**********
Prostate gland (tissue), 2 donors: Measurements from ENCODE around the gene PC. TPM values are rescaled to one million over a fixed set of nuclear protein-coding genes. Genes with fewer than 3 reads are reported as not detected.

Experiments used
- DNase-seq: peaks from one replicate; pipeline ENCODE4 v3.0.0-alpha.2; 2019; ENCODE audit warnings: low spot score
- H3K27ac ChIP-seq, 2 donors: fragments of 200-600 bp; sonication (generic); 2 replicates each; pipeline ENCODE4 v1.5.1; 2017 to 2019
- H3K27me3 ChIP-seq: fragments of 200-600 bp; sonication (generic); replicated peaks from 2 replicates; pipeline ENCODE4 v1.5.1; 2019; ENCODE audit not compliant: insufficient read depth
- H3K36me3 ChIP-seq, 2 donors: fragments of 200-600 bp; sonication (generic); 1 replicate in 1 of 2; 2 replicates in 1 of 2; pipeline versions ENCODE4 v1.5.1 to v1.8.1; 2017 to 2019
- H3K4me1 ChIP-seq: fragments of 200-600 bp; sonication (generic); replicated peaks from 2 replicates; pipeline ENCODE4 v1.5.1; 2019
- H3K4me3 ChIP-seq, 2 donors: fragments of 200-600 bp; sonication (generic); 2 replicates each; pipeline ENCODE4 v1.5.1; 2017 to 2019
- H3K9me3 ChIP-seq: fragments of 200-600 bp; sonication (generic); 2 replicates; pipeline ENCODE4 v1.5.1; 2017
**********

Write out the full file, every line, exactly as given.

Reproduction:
Prostate gland (tissue), 2 donors: Measurements from ENCODE around the gene PC. TPM values are rescaled to one million over a fixed set of nuclear protein-coding genes. Genes with fewer than 3 reads are reported as not detected.

Experiments used
- DNase-seq: peaks from one replicate; pipeline ENCODE4 v3.0.0-alpha.2; 2019; ENCODE audit warnings: low spot score
- H3K27ac ChIP-seq, 2 donors: fragments of 200-600 bp; sonication (generic); 2 replicates each; pipeline ENCODE4 v1.5.1; 2017 to 2019
- H3K27me3 ChIP-seq: fragments of 200-600 bp; sonication (generic); replicated peaks from 2 replicates; pipeline ENCODE4 v1.5.1; 2019; ENCODE audit not compliant: insufficient read depth
- H3K36me3 ChIP-seq, 2 donors: fragments of 200-600 bp; sonication (generic); 1 replicate in 1 of 2; 2 replicates in 1 of 2; pipeline versions ENCODE4 v1.5.1 to v1.8.1; 2017 to 2019
- H3K4me1 ChIP-seq: fragments of 200-600 bp; sonication (generic); replicated peaks from 2 replicates; pipeline ENCODE4 v1.5.1; 2019
- H3K4me3 ChIP-seq, 2 donors: fragments of 200-600 bp; sonication (generic); 2 replicates each; pipeline ENCODE4 v1.5.1; 2017 to 2019
- H3K9me3 ChIP-seq: fragments of 200-600 bp; sonication (generic); 2 replicates; pipeline ENCODE4 v1.5.1; 2017